Sunday, 20 January 2013

The End of the Base Theater

In the first couple of years that I spent in the Air Force....I probably went over to the base theater at least forty times a year.

The Air Force would run through roughly 220 movies a year.  Some would be around for one night....a few for two nights....and on rare occasions....a couple for a third night.  So you had to get a schedule and pay attention.

The cost?  In the late seventies....it was around a buck to go into a theater, and the popcorn and Coke was maybe sixty cents.

I admit, these Air Force theaters were fairly standard....nothing fancy.  Every theater had a funny smell.  Most head seats that had been there for thirty years.

This past week, the Air Force came around to admit there's a change coming.  Since the movie industry is switching over to digital....these 35 mm projectors are going to go obsolete very soon.  The Air Force has figured out the cost of refurbishing each base theater to a tune of $120k each.  Basically, with 120 of such theaters in operation....they really can't afford to fix them all.  So they will fix sixty, and shut down the other sixty.

The theater at Ellsworth Air Force base in South Dakota did their final show last night.  It will be no more.  If you want to see a movie....you will have to travel downtown.  It is the end of an era.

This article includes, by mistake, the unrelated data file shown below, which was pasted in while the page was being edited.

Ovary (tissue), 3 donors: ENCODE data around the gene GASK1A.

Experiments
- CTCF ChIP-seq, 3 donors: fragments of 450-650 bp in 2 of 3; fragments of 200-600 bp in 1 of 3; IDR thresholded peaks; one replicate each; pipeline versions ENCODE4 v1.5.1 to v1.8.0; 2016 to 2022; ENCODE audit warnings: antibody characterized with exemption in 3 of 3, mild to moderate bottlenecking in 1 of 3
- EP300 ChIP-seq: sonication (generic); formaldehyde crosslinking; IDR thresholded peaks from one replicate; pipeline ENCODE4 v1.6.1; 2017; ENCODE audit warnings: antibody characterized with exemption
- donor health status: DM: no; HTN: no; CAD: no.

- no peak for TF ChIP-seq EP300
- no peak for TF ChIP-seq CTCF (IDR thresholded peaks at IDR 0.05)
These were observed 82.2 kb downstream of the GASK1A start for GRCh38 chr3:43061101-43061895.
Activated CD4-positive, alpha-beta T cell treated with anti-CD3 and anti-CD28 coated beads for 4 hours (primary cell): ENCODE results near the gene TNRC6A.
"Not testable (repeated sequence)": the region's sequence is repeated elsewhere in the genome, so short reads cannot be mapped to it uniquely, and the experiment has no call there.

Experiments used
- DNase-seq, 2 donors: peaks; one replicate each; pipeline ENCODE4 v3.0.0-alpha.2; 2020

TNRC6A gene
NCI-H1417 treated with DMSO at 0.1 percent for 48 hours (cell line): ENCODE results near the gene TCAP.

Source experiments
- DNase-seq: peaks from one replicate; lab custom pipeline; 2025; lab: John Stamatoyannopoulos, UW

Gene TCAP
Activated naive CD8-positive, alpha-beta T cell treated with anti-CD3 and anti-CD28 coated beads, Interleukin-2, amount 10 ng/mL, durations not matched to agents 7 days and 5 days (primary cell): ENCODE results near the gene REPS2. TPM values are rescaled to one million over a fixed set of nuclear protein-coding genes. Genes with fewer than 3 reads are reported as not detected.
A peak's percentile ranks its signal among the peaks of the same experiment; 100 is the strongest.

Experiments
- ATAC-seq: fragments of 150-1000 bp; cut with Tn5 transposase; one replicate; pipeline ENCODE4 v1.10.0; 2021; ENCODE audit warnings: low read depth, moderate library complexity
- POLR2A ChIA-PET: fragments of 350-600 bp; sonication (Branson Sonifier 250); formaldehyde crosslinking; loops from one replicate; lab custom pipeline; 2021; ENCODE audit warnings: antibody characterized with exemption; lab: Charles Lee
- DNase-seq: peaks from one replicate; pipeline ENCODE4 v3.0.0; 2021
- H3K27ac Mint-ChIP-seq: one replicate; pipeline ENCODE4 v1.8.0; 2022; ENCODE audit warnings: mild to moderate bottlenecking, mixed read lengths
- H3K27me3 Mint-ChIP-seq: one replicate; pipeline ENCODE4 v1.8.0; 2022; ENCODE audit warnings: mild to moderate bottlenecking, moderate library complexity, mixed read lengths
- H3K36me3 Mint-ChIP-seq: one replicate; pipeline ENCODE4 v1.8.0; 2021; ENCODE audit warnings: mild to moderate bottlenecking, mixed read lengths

To be kind of honest, I doubt if that many folks go to nightly shows anymore at a base.  I can remember walking into the Rhein Main theater in 1978 on a Tuesday night, with a two-star movie showing, and at least one-hundred-fifty folks in the audience.  Today, on a Tuesday night with a three-star movie?  You might be lucky at some bases to find thirty people attending.

The barracks guys have found streaming video and don't need to go walk a mile over to the base theater to watch a movie.

Some older guys will sit and pause over this period...say the 1960s and 1970s....when they spend hours at the base club or the base theater.  They will reflect over cheap prices and cheap drinks.  Most of that is slowly coming to an end.

The No-Pay Idea

I admit, it was a fairly radical idea of conducting government business.

For four years....the US Senate has been unable to write up and pass a budget bill.  Senator Harry Reid has noted various minor problems.  Strangely enough....no idiot journalist has commented in his presence that for two hundred years....the Senate was able to conduct such business on a yearly basis.

This week, the House came around to this new concept.  They were going to compromise on a number of things and rig up this catch-twenty-one episode.  If the Senate lagged or played no-compromise, then pay was set to expire for everyone in the House and Senate.

You can imagine this scene.  Some Senator getting a call at the office....the bank is a bit worried that a check arrived for $10k and Senator Bob doesn't have funds to cover it.

At some point during this discussion....the House came to find out that the Constitution spelled out this odd pay event....perhaps in a way to ever prevent such an event from happening.  You can change the pay of everyone, but it's not effective until the next fiscal year after this.  So October of 2014 is the earliest that a no-pay situation could fall into play.

It wouldn't help currently, but I would imagine that sixty percent of Americans would say go ahead and make this happen.  I don't believe the Senate will pass any budget this year, or next year.  They've gotten use to this non-action stuff.